Gas Stations

Industry Profile Report

Dive Deep into the industry with a 25+ page industry report (pdf format) including the following chapters

Industry Overview Current Conditions, Industry Structure, How Firms Operate, Industry Trends, Credit Underwriting & Risks, and Industry Forecast.

Call Preparation Call Prep Questions, Industry Terms, and Weblinks.

Financial Insights Working Capital, Capital Financing, Business Valuation, and Financial Benchmarks.

Industry Profile Excerpts

Industry Overview

The 9,000 gasoline stations in the US sell automotive fuels, preferably at high-traffic locations, to individual motorists and fleets. Products sold include gasoline, diesel fuel, and gasohol. Other sources of revenue may include repair services, the sale of automotive oils, replacement parts and accessories; and/or providing limited food services.

Volatile Fuel Costs

With such low margins, gas stations have difficulty absorbing significant and sudden fuel cost increases.

Competition From Alternative Retailers

About 80% of all fuel sold in the United States is sold at convenience stores, according to the National Association of Convenience Stores.

Industry size & Structure

The average gas station employs about 7-8 workers and generates about $7-8 million annually.

    • The gas station industry consists of 9,000 firms that operate about 12,800 stations, employ 96,700 workers, and generate about $99 billion annually.
    • The industry is concentrated at the top and fragmented at the bottom: the 20 largest firms represent 56% of industry revenue.
    • While some gas stations are owned and operated by refiners, most are independent businesses that purchase gasoline from refiners and markets for resale to the public.
                          Industry Forecast
                          Gas Stations Industry Growth
                          Source: Vertical IQ and Inforum

                          Recent Developments

                          Feb 26, 2024 - Producer Prices Fell in 2023
                          • Producer prices for gasoline stations declined 6.6% in December compared to a year ago, according to the US Bureau of Labor Statistics. Last year's decline in gas station producer prices reversed robust gains in the two previous annual comparisons when producer prices jumped 19.5% in 2022 and 25.8% in 2021. On the labor front, employment by other gasoline stations was relatively flat in December (up less than 1%) year over year. Average industry wages were also relatively unchanged last year after rising steeply starting in 2021, according to BLS employment data.
                          • Average US retail gasoline and diesel prices are forecast to decrease this year and again in 2025, according to the US Energy Information Administration’s January 2024 Short-Term Energy Outlook (STEO). The latest STEO forecast is for motor gasoline (regular) to fall from an annual average of $3.52 per gallon in 2023 to $3.36 this year and $3.24 in 2025. Likewise, on-highway diesel prices are forecast to fall from $4.21 last year to $3.92 and $3.85 in 2024 and 2025, respectively. The EIA credits increased inventories, new refinery capacity, and a slight reduction in motor fuel consumption for the decline in prices. Additional refinery capacity came online last year, raising US operable refinery capacity from 18.06 million barrels per day (b/d) in January 2023 to 18.31 million b/d in December 2023.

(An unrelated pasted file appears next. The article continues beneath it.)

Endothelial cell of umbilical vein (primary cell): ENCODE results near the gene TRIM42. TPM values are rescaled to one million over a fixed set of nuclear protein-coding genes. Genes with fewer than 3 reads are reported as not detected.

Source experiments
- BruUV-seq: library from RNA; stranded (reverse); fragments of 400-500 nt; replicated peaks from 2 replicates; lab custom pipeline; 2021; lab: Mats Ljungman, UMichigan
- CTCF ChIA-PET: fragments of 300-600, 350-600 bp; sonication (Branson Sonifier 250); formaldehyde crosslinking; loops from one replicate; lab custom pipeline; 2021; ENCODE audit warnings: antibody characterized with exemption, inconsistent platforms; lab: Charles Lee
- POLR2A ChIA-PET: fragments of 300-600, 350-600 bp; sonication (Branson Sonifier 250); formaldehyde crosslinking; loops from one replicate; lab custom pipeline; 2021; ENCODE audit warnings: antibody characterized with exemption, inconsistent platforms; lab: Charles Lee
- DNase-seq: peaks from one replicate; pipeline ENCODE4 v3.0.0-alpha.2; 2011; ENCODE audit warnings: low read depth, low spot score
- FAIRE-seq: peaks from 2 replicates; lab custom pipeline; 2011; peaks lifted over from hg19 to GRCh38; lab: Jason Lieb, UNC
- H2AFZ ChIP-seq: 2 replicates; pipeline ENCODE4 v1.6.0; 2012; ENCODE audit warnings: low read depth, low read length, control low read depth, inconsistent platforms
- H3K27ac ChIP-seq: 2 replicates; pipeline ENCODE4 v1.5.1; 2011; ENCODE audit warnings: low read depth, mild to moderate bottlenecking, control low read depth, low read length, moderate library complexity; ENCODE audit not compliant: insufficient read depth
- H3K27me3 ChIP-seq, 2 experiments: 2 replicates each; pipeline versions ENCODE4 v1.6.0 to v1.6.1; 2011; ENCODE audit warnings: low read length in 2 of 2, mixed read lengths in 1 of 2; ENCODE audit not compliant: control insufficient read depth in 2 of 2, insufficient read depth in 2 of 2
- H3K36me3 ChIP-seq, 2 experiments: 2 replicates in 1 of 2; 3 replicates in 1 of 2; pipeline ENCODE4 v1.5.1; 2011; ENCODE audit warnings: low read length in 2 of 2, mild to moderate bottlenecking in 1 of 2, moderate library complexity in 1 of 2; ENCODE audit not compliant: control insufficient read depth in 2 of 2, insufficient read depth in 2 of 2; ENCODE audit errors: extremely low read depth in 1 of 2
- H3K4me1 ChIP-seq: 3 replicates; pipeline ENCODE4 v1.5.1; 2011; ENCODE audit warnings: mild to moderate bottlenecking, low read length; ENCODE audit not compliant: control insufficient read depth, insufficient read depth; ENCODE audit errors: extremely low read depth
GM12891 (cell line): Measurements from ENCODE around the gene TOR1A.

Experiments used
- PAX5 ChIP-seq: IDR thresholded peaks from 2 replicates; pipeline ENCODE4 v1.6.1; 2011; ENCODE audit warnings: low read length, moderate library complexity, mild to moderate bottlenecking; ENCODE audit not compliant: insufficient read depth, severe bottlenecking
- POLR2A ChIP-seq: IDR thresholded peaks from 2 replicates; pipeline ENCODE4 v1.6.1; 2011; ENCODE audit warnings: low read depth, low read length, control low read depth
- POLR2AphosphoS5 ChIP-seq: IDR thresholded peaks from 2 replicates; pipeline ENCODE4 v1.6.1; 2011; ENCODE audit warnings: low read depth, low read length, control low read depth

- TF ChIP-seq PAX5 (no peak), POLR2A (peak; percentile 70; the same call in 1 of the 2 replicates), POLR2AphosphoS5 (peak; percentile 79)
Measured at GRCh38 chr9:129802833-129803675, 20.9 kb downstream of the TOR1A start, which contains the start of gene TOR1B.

• Oil giants Chevron and Exxon Mobil are developing cleaner gas as an alternative to electric vehicles, Fuel Market News (FMN) reported in December. Chevron and Exxon in April disclosed road test results from partnerships with automaker Toyota Motor Corp using renewable gasoline partially made from soybeans or other non-fossil feedstocks. The blends could be used by the existing US car fleet and gas stations, according to the two companies. If made commercially available, the fuels could extend the life of the gasoline market as part of the world's transition to cleaner fuels and electric vehicles. Bringing the cost of these renewable gasoline blends to affordable levels would depend on supportive government policies, according to Exxon. Chevron added it could be years before the renewable fuel could be available in pumps, Reuters reported.
                          • Demand for crude oil is expected to peak before the end of the decade amid an uptick in electric vehicles and developing nations' transition to cleaner sources of energy, according to a new forecast by the International Energy Agency (IEA) reported by The Wall Street Journal. The IEA forecasts rising demand for transport fuels such as gasoline will be the first to peak before starting a steady decline. Near term, demand from Asian economies – notably China – will continue to feed the global appetite for oil. The IEA raised its 2023 oil-supply forecasts by 200,000 barrels a day to 101.3 million barrels/day and it expects further supply growth of 1 million barrels/day in 2024. Oil demand will grow by a further 1 million barrels/day in 2025 after which the rate will begin to cool notably, says the report.
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